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Lee Ranaldo: From Grateful Dead to Electric Trim

JPG: That’s interesting because in my research for this I watched your episode of Amoeba Music’s “What’s in My Bag?” When I heard “Moroccan Mountains” on the new album, I thought of you picking the Sandy Bull album. I wonder if there’s a connection there.

LR: In a way I’m’ getting back in touch with a lot of that stuff. I love that music — Sandy Bull, John Fahey — and so many different things that have become reemerging touchstones for me as I started to get more involved with acoustic guitar. I’ve always loved Joni Mitchell, just a brand new appreciation of all of her tunings and chord patterns; people like Leonard Cohen and David Crosby, especially a lot of people that worked with open tunings like Joni and Crosby and people like that. That stuff is so inspiring to me.
A lot of that stuff is music I cut my teeth on and now I’m coming back around again, which is cool.

JPG: Going back to your music. After the announced hiatus/split of Sonic Youth, you released Between the Times and Tides. The opening two tunes on that album versus the opening songs on Electric Trim are very different. Back then, you hear the remnants of what you did with Sonic Youth but now, except for a break in “New Thing,” this is Lee Ranaldo 2017…totally…as a solo artist.

LR: You know what’s funny. All the guys in the Dust are on it and Nels Cline and Sharon Van Etten and Kid Millions but my real collaborator on this record was Raul. His whole intention when we first started talking about it was, “Why make another record that’s in that same mold? Let’s push the envelope a little bit. I know you can do other stuff.” He wanted to make a record that sounded different. “Let’s have different rhythms. Let’s have different drums. Let’s not have Steve playing on every song” Something like that. That was a real critical thing for me.

JPG: I think that’s why I like this album so much in comparison to the others.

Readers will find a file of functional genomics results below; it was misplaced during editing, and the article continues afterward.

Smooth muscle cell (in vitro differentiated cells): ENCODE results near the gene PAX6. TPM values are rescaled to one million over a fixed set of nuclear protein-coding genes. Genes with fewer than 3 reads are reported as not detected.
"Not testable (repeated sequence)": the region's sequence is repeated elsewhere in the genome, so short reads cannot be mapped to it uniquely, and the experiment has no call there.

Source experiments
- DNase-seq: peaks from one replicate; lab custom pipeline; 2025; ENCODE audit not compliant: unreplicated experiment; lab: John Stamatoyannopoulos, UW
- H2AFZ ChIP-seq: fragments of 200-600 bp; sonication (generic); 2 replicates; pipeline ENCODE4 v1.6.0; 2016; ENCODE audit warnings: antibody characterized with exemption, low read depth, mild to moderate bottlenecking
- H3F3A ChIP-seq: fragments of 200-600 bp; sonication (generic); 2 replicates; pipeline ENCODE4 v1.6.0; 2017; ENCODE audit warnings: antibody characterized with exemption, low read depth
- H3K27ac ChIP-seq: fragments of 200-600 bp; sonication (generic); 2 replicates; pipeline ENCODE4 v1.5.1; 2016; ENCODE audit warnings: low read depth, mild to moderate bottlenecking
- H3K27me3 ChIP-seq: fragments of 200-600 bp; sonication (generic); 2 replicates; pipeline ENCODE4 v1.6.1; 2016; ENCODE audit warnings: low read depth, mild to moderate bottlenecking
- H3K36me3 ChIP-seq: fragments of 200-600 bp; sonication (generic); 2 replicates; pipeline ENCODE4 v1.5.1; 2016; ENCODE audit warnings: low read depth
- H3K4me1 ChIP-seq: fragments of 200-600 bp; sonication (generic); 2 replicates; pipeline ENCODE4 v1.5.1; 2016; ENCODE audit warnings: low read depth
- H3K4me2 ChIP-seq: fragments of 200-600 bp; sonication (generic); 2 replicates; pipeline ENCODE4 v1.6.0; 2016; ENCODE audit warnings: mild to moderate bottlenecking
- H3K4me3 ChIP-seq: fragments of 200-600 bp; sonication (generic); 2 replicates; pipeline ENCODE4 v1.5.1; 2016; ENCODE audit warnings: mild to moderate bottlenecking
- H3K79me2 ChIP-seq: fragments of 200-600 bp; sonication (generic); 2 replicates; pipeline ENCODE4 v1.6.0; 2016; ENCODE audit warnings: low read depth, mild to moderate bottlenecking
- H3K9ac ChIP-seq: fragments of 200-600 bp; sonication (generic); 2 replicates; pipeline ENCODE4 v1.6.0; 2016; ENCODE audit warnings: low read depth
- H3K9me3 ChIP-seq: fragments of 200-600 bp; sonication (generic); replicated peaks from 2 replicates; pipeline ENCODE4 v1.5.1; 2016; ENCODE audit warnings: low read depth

LR: Yeah. Me, too. It opens up so much new territory for me that in a way it’s not funny. It’s great!

JPG: On “Last Looks” I hear Nick Drake. “New Thing” I hear a ’60 pop element. “Circular (Right as Rain)” I hear psychedelic rock in there.

LR: Yeah. I would say it’s all accurate. It’s all in there. “New Thing,” I don’t know why but when I was working on that one I always thought of a Lou Reed song from the end of the Velvet Underground period. I’m really not sure why that was what came into my head.

All of those influences are in there. Like I was saying earlier, in some cases I’m revisiting influences that were super strong on me in one period. Then, Black Flag came along and Talking Heads and Television came along and Pavement and Nirvana came along and you went down other roads. I’m kind of coming back to a lot of that early stuff that was so very important in a way and just really digging it.

JPG: You mentioned about collaborating with Raul, what about collaborating with novelist Jonathan Lethem’s lyrics on six songs?

LR: He’s an old acquaintance. When I was making the last record, Last Night on Earth I thought to ask him to collaborate with me and it just didn’t happen at the time. When it came to this record I felt like I was in such an experimental place with Raul in terms of the way we made this record…I’m used to making a record with a band in a room. You’re in a room. You rehearse the songs. You hang the mics, and you jam out and play them.

This record was made in such a Pet Sounds, _Revolver, Sgt. Pepper kind of way where the studio was the main instrument we were using. I felt like it was very experimental. I wanted to go somewhere similar on the lyrics. And I have to say quite frankly that part of the reason had to do with the reemergence of the Deadhead in me and my re-appreciation of Robert Hunter’s role in that band.

I worked on this Day of the Dead project that the guys from The National put together last year. When I went to do my track, I was up at the studio and they were like, “Listen to this one. Listen to this one.” First of all, I understand some people are not into half hour jams and that the Dead turns them off for that reason. Listening to all these songs with all these different people singing them and playing them, it really drove home to me what an amazing body of songs they created. Just unbelievable! That’s a lot of Hunter’s doing. The words are just phenomenal.